Money in the Bank. Matt is serious again, Shelton is Intercontinental Champion again, Finlay is a tough Irish brawler and Lashley is an athletic freak and a powerhouse (originally described as Brock Lesnar times ten). To make it even better, all four commentators are on the match to make sure we never get a second of silence. Everyone goes after Lashley to start as the fans are all behind RVD.

Van Dam is there for them as he baseball slides a ladder into Matt’s face, followed by a plancha to land on the ladder on Hardy. Shelton won’t stand for being shown up though so he bridges the ladder against the ropes and flip dives out onto a pile of guys in a HUGE crash. Flair and Finlay are left in the ring for something that could be very interesting. Ric quickly dispatches him and goes up but Matt makes the save and SUPERPLEXES A FIFTY SEVEN YEAR OLD MAN OFF A LADDER!!!

Flair is taken to the back so we’re down to five for now which could make the match even better. Van Dam’s Rolling Thunder only hits ladder so Shelton and Lashley handle the climbing for now. Shelton tries a sunset bomb off the ladder but it takes Matt and Finlay to help make it happen. Cole again tries to get the whole Smackdown vs. Raw nonsense in and it still doesn’t work.

With most of the people down, Matt decides to charge at Finlay and a ladder in the corner, resulting in one of them being launched at Matt’s face. I’ll let you figure out which was which. Finlay loads up a ladder but here’s Flair because Heaven forbid we don’t have him around for five minutes. Ric cleans house with chops and goes up, only to have Finlay hit him in the back with the shillelagh (Irish club), sending Flair crashing down to the mat on his back.

The briefcase is swinging though, allowing Shelton to make the save. Lashley uses more power though as he uses another ladder to knock over the standing one to drop everyone again. Rob is right there though, coming off the top with a chair, dropkicking it into Lashley’s back for another save. Now it’s Matt’s turn to do something stupid as he drops a legdrop off the ladder to crush Lashley. That’s not enough either though as Matt Side Effects Finlay off the ladder, followed by Rob dropping the Five Star (well more like a regular one so he didn’t kill himself) from the top of the ladder onto Finlay.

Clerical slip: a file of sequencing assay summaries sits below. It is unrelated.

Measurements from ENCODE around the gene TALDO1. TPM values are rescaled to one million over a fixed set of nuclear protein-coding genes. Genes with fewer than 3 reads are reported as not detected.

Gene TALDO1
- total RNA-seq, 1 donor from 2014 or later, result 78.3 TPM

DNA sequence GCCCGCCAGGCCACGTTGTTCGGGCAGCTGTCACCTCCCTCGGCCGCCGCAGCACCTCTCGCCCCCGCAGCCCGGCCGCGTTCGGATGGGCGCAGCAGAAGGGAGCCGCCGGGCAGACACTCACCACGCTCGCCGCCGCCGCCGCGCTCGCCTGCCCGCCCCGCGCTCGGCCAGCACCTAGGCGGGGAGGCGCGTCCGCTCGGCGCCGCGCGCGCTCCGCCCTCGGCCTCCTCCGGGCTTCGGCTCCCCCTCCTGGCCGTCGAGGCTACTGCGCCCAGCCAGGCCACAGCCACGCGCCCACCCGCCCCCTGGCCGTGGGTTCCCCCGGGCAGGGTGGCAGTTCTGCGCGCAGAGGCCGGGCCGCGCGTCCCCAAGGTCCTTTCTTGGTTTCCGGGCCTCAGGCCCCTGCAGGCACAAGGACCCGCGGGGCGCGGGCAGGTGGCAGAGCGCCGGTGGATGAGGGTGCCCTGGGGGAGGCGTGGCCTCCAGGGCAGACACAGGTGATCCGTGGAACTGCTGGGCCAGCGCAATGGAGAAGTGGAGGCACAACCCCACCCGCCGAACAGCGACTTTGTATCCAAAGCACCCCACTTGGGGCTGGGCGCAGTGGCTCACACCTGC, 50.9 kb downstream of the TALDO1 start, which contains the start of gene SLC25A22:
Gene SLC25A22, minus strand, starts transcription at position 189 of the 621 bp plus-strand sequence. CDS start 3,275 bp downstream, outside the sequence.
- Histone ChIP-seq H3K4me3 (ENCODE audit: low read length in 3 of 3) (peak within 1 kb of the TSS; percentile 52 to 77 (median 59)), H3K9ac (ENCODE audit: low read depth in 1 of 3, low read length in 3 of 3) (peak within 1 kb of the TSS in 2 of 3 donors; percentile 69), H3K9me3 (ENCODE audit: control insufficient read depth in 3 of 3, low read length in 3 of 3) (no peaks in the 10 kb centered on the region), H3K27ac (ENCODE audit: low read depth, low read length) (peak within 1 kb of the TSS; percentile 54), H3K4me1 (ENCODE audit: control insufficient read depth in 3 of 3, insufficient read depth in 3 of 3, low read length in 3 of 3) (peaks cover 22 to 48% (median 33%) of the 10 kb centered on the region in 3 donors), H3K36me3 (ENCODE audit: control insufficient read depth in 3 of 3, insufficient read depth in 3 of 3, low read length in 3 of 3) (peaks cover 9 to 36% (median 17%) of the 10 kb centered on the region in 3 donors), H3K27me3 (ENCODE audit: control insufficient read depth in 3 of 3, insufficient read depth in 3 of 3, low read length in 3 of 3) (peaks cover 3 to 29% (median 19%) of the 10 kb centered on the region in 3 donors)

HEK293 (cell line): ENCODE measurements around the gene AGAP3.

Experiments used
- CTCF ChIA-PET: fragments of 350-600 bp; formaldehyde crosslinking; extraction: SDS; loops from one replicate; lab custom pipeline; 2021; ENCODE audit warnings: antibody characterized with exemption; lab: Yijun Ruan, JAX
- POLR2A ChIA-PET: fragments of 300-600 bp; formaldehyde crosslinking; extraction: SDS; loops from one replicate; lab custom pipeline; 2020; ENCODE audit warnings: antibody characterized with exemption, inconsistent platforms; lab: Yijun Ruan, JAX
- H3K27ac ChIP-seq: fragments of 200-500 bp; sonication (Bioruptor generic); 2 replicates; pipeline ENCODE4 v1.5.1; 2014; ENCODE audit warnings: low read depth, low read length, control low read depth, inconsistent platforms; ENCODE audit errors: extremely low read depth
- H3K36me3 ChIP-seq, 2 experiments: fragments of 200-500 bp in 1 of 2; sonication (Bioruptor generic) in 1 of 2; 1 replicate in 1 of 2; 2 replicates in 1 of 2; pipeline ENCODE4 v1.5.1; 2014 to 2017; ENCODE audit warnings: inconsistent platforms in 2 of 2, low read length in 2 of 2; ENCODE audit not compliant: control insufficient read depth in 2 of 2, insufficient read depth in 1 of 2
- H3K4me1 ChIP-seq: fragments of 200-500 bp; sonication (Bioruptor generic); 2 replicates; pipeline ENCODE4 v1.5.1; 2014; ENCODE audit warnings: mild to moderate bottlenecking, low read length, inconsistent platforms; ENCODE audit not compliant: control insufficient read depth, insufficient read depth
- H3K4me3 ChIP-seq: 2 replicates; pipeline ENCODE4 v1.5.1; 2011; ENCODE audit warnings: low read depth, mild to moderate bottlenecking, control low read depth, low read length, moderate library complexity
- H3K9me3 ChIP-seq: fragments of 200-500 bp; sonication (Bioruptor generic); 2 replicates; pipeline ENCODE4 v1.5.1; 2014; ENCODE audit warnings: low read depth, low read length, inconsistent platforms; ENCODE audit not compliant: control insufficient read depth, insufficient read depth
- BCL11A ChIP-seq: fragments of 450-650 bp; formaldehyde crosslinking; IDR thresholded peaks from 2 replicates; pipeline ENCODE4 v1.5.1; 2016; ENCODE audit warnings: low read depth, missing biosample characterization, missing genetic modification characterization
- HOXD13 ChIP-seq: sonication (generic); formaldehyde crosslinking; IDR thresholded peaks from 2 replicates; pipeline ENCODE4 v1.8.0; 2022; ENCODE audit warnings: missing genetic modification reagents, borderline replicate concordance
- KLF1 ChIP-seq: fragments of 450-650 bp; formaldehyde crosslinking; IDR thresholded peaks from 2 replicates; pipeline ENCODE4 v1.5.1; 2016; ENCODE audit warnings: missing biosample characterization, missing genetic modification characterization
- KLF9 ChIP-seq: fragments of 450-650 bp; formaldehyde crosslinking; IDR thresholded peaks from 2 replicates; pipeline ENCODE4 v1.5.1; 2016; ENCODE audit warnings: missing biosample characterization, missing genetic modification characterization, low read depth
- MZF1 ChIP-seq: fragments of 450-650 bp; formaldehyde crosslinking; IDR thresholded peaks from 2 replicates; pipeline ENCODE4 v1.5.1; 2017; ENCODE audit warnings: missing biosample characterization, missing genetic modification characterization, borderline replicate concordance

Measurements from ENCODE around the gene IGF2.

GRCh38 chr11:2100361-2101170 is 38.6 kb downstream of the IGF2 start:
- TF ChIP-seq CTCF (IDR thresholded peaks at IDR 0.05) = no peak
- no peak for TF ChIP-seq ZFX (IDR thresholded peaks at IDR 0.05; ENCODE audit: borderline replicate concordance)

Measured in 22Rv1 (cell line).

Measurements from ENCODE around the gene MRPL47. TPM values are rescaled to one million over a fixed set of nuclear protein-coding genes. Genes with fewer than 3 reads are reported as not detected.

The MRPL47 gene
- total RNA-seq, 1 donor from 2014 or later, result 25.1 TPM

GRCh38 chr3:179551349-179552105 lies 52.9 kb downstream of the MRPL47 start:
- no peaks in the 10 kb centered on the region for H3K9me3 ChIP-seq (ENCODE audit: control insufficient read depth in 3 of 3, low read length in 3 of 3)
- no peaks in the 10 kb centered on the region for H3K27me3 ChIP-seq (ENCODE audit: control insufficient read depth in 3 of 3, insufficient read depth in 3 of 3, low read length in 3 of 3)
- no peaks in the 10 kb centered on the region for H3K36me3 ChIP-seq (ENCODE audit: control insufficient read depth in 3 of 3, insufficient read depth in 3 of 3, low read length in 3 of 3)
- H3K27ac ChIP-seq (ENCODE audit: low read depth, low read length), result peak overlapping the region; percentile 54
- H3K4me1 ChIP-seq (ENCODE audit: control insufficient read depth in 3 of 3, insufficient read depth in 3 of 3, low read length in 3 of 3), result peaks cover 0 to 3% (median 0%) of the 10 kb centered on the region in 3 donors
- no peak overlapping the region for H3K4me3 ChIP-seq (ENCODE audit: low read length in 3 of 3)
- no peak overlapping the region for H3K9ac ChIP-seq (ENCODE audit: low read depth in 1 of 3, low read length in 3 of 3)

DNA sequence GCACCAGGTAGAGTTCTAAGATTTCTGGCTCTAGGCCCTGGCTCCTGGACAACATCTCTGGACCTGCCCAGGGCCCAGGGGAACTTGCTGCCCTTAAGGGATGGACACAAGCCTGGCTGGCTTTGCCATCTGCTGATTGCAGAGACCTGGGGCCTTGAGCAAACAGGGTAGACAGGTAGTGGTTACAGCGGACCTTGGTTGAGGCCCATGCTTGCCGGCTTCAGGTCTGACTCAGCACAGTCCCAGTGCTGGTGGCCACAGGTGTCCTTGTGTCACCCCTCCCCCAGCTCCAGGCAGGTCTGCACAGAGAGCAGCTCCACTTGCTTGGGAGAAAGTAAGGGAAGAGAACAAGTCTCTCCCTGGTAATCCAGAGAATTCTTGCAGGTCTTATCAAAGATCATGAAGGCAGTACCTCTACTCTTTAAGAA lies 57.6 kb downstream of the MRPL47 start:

That was a REALLY bad stretch for logic. All of the big spots looked really cool but what sends did most of them make? One of the dangers of Money in the Bank or any ladder match for that matter is doing crazy spots for the sake of doing crazy spots. You could say that they’re doing them to keep other people down, but the logical move, and what they did last year, is just throw people outside and then climb. It made for a higher quality match last year and it would do so again here if they tried the same thing.

Rob goes up now and in the spot of the match, Shelton springboards from the top rope ONTO THE STANDING LADDER and hammers away at Van Dam. Matt climbs another ladder so Shelton steps over to fight him but it’s Rob shoving them both down and pulling down the briefcase at 12:22.

Rating: B. Good stuff here but a major step below last year with too much insanity going around but still more than enough insanity to make the whole thing work. Van Dam is a really good choice for the winner as he’s been one of the most popular guys in the company for a long time so it was time to give him a shot, especially with Batista on the shelf. Good match here but it’s now a spot fest instead of a logical, well thought out match. Both are entertaining, though for far different reasons.

Gene Okerlund is happy to have been inducted into the Hall of Fame (not so happy with his bar tab, because Okerlund likes to drink you see) but Randy Orton comes in to say that he’ll be in the Hall of Fame for actions, not holding a microphone for 35 years. After Gene leaves while rambling about Orton’s old man, Batista comes up and says the title is being kept warm for him. He’ll be back soon.

It’s Hall of Fame time with the Class of 2006 consisting of Gene Okerlund, Sensational Sherri, Tony Atlas, Verne Gagne, William Perry (Celebrity inductee in some rather ugly street clothes. He couldn’t bring a suit?), the Blackjacks, Eddie Guerrero (accepted by Vickie to the loudest ovation of the group) and Bret Hart, who is still a few years away from appearing on WWE TV. Eddie would have been in one day and the reaction he gets here brings a smile to my face, even though I wasn’t a huge fan.

US Title: John Bradshaw Layfield vs. Chris Benoit

Benoit is defending and there isn’t much of a story here other than JBL wants the title and they tried to break each other’s hands (with only Benoit succeeding). In a really cool entrance, the ramp raises up and JBL’s limo comes out from underneath it to deliver him to the ring. JBL even Texas Two Steps to the ring with image consultant Jillian Hall (a good looking blonde) accompanying him. This is quite the drop down the card for both guys, though it’s not quite King Kong Bundy levels of bad.

JBL runs him over to start but has to block the Crossface. Benoit fires off some chops in the corner but the Sharpshooter doesn’t work either. Back up and Benoit chops him in the chest so JBL kicks him in the face. Chris still doesn’t let up and rolls some Germans, only to get crotched going for the Swan Dive. To make sure you know who the villain is here, JBL mocks Eddie’s signature dance (Benoit inducted Eddie into the Hall of Fame) before superplexing Benoit down for a delayed two.

Now it’s time for Three Amigos from JBL which is such an awesome piece of heel work. Jillian yells for some reason and we hit a chinlock on the champion. Benoit fights up and shows us the real way to do the Three Amigos (for those of you going to wrestling school by correspondence, though Benoit doesn’t have Eddie’s roll down just yet), followed by a big Swan Dive for two. Therefore it’s time for the Crossface but JBL rolls over and grabs the rope for the pin and the title at 9:44.